lawyer, his dad was serving as secretary of war for president tyler. and mid shipman was a handsome 9-year-old, young man, dark hair. he had a physical ailment of a wondering eye. some say it described who he was. he was known for getting in brawls. from the island of nantucket to get on a ship to search out for piracy. who his father was, he continued on the path for the naval officer. on this particular deployment left in 1842, after doing algiers, ant visit in noted --in of the ship was is captain mckenzie cohorting in the enlisted man. his hands onto get alcohol and tobacco.
it was quite popular. a large ed the help of bosun's mate named cromwell and smalls. named they were thinking about how to take over the ship so they could go out and do piracy. crew found out put him in they shackles. they shackled both of them. in december in 1842, the mutiny nt for a planned is, of course, death by hanging, without trial. you can imagine when this ship came in with the son of the of war now dead it was outraged with the country. they were exonerated. and from that action, our george y of the navy, appointed without any
money to put the institution on from nks of the severn which we took the institution from the army base. just that interesting story brings us to understanding some of the great stories you're today.to hear they're more than just stories, they're basis in fact. first task is to introduce the first speaker. of hornfischer, for those you who are students and folks who love history certainly know who he is. major written three works. the two previous he's done efore the most recent wurngs the last of the tin can sailor, exploring the world war ii story navy's finest hour. the hip of ghosts, legendary lost cruise in the epic saga of her survivors were published not too long ago.
outwriting career has grown of the lifelong interest in the pacific war, much of which you'll hear about today. he's appeared on many television shows from fox news, the history channel, fox news war stories north, and c-span's book tv. a sprekt speaker on the subject pacific.n the he's done many events here for the united states navy and across the united states. he's a native of massachusetts, also uate of colgate, and his higher education degree at he texas university school of law. he's a naval order of the united states, the navy league. appointed by was texas governor rick perry as an admiral in the texas navy. he'll tell us a little bit about what the duties and responsibilities of being an admirable in texas navy are. a former new york book editor. he president of the literary agency, hornfischer literary management in austin, texas with wife and three children, son david is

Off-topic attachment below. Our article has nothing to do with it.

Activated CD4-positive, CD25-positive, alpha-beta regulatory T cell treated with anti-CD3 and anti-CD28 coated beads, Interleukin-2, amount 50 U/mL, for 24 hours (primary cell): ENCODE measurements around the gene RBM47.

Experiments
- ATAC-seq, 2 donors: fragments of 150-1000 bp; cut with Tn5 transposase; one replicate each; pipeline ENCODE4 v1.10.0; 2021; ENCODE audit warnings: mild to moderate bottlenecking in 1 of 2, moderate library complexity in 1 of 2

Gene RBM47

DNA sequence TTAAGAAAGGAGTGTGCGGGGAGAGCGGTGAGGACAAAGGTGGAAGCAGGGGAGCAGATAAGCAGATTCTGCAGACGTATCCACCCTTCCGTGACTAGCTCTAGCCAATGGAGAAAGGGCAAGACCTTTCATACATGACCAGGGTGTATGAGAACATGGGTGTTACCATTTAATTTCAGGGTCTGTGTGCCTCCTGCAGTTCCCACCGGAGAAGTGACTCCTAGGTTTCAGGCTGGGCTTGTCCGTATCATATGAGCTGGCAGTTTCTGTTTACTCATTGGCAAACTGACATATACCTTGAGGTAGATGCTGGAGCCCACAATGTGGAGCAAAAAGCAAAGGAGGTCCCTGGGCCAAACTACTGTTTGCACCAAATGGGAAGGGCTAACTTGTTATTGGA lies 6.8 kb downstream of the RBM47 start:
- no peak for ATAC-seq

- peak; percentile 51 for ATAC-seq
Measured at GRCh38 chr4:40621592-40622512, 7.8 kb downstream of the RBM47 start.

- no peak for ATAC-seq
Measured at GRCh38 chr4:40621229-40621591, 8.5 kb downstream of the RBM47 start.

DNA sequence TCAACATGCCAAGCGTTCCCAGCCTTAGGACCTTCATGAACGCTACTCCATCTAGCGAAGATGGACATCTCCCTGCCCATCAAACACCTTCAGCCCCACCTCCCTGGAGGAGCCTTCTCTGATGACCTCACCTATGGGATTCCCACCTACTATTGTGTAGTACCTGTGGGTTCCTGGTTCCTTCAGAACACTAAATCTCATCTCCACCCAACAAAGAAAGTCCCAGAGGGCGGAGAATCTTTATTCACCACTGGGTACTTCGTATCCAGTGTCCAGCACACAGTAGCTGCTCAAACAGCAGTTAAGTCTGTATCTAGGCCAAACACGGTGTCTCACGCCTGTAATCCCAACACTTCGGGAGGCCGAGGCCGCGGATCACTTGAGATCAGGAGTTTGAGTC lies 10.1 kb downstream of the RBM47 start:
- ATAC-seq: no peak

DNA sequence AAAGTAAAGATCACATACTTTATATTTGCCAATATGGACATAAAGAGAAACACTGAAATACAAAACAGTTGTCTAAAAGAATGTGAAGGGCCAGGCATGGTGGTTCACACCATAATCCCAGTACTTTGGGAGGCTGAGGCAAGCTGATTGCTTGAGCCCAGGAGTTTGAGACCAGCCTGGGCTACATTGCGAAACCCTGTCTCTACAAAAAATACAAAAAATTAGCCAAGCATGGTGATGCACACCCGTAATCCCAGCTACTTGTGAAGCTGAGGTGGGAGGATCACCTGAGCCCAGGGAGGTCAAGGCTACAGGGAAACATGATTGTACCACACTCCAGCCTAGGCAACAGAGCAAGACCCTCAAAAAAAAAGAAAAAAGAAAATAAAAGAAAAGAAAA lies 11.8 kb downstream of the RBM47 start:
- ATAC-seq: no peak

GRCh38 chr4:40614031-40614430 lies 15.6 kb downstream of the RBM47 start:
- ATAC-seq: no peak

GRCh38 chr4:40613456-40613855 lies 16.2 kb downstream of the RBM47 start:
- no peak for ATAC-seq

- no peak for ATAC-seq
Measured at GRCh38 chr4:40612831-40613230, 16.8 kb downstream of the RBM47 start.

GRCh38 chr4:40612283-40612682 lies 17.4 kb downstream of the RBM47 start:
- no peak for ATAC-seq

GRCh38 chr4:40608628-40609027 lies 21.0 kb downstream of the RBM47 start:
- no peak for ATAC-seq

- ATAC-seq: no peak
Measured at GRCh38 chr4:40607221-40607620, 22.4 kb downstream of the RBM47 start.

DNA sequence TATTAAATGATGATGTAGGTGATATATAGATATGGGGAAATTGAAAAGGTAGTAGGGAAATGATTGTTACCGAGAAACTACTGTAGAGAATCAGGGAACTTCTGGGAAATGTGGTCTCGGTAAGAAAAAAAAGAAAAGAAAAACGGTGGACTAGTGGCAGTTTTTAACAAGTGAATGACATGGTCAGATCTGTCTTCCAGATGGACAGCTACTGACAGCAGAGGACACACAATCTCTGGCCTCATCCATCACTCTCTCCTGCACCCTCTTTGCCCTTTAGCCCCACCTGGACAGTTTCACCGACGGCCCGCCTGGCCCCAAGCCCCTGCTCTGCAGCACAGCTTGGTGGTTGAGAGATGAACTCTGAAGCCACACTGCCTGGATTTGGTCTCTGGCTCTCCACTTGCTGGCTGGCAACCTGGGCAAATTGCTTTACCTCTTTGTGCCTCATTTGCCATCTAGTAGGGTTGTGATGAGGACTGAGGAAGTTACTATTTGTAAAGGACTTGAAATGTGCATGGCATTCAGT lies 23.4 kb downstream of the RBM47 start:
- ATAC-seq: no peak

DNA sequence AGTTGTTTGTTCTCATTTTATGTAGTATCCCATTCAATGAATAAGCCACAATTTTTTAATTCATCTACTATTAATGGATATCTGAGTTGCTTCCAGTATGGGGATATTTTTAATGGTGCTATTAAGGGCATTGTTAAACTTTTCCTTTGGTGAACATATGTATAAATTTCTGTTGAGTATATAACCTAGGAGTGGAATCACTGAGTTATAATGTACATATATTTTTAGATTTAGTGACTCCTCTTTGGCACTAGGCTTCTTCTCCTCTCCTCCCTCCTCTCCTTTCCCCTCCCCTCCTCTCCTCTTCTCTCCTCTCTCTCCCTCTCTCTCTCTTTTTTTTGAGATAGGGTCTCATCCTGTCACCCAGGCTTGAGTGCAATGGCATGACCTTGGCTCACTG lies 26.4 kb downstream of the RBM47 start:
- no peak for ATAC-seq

here with us today. ladies and gentlemen, give a annapolis welcome to the author of neptune's inferno in d. hornfischer. >> i didn't realize we were going to be talking about the hreat of mexican coastal raiders to make the admirable of the texas navy. you get invited to pretty good austin. parties in that's about all it is. story honor to tell a that never gets old in the telling to tell it here. the opportunity, and an honor. thank you, admirable carter, the naval institute. and welcome esteemed conferees. now later today on this stage is going to be a
panel. distinction and never wore the uniform. stand here i feel like a bat boy asked to combat the lead off of the 1927 yankees. historic figures, combat stories whose lessons will resonate with you in ways i cannot guess. to of you will respond something different and i don't know of a way as an institution of higher learning, i don't know way for anybody to learn kinds of things that men did. yet to stand up comnav hero pack. medal of nav skull honor lance and there's no way to know in advance what any of capable of doing in the situations such as these men faced. ll we can do is hear their stories, reckon with them in
private moments, perhaps. will power te the and the fortitude that they used through an y impossible situation, to finish mission, to save lives, perhaps, and do some service to their country. so we start the day today with an humble captain who was in the philippines in 1944 charged oblivion head on in a central what is ring role in major surface action in naval history. in it, 23 japanese warships battleships and cruisers squared off against a escort task unit of carriers, destroyer escorts and defending , they were the five-day-old beach head in
the philippines and all that against the japanese force was sprague's task unit known as taffy 3. task unit 77.4.3. the ingle largest of japanese ships weighed as much ships combined. she was a monster. to he day of battle, here talk about earnest c. evans, destroyer, u.s.s. johnston, on the day of the battle, was 36 years old. he hails from muskogee, oklahoma is cherokee and creek indian. pent a year as -- in the navy and then took a commission here -- arrived here in annapolis in 1927. earning his commission of june of '31. fleet saw as in the familiar rotation in junior
and destroyers, cruisers, battleships, transports. the whole range of surface ships. but the day of the pearl harbor sees them onboard the old piper u.s.s. alden. the doomed u.s. asianic fleet in the dutch east and he would command that ship for more than a year before reporting to seattle, tacoma to advantage of the new u.s.s. johnston, d.d. 557. breaks on october, he takes the routine to the routine, the jeep carriers launched their patrols. and at 0643, one of the planes, brooks,er flown by bill reports a large formation of enemy ships. the first thought is it's hulsey. but closing at 30 knots.
miles.is 20 and the men are duly surprised flashing horizon silently with the report of heavy gun fire. apanese capital ships opening fire at long range. is an anti-aircraft cruising disposition, a circle with jeep carriers and a ring of exports surrounding them. sprague rs rear admiral to go east to the wind. rders all carriers to launch planes. and calculates he might have 15 minutes to go. before he's lucky. a nice swim in the philippines sea. 27 knots.can make can make 27 to 30. commander evans and his you'll see in the next slide are in the trailing the circular of isposition fleeing east, the japanese bearing down from 350